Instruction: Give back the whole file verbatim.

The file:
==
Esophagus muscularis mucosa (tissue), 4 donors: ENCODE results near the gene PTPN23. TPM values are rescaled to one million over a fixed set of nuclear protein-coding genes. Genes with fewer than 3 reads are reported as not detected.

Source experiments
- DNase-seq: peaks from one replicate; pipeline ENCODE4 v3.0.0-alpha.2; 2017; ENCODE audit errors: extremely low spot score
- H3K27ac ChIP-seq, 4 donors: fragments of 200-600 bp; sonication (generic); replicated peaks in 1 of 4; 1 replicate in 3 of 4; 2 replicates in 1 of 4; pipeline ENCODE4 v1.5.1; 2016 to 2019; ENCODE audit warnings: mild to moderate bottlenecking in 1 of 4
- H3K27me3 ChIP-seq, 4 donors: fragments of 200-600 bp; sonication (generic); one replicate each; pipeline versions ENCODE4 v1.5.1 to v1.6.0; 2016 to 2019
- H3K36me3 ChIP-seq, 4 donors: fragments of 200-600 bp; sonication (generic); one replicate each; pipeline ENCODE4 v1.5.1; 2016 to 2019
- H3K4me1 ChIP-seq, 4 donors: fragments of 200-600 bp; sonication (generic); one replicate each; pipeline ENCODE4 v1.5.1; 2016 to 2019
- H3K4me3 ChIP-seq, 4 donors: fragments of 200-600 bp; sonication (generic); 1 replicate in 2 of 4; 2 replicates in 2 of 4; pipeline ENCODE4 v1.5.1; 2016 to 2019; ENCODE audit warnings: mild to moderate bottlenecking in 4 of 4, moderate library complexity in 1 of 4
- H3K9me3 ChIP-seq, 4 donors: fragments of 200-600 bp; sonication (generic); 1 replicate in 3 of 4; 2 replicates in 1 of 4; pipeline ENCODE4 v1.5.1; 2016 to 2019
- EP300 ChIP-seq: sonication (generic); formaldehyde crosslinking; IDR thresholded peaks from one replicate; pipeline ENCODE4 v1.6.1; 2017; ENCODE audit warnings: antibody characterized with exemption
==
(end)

Esophagus muscularis mucosa (tissue), 4 donors: ENCODE results near the gene PTPN23. TPM values are rescaled to one million over a fixed set of nuclear protein-coding genes. Genes with fewer than 3 reads are reported as not detected.

Source experiments
- DNase-seq: peaks from one replicate; pipeline ENCODE4 v3.0.0-alpha.2; 2017; ENCODE audit errors: extremely low spot score
- H3K27ac ChIP-seq, 4 donors: fragments of 200-600 bp; sonication (generic); replicated peaks in 1 of 4; 1 replicate in 3 of 4; 2 replicates in 1 of 4; pipeline ENCODE4 v1.5.1; 2016 to 2019; ENCODE audit warnings: mild to moderate bottlenecking in 1 of 4
- H3K27me3 ChIP-seq, 4 donors: fragments of 200-600 bp; sonication (generic); one replicate each; pipeline versions ENCODE4 v1.5.1 to v1.6.0; 2016 to 2019
- H3K36me3 ChIP-seq, 4 donors: fragments of 200-600 bp; sonication (generic); one replicate each; pipeline ENCODE4 v1.5.1; 2016 to 2019
- H3K4me1 ChIP-seq, 4 donors: fragments of 200-600 bp; sonication (generic); one replicate each; pipeline ENCODE4 v1.5.1; 2016 to 2019
- H3K4me3 ChIP-seq, 4 donors: fragments of 200-600 bp; sonication (generic); 1 replicate in 2 of 4; 2 replicates in 2 of 4; pipeline ENCODE4 v1.5.1; 2016 to 2019; ENCODE audit warnings: mild to moderate bottlenecking in 4 of 4, moderate library complexity in 1 of 4
- H3K9me3 ChIP-seq, 4 donors: fragments of 200-600 bp; sonication (generic); 1 replicate in 3 of 4; 2 replicates in 1 of 4; pipeline ENCODE4 v1.5.1; 2016 to 2019
- EP300 ChIP-seq: sonication (generic); formaldehyde crosslinking; IDR thresholded peaks from one replicate; pipeline ENCODE4 v1.6.1; 2017; ENCODE audit warnings: antibody characterized with exemption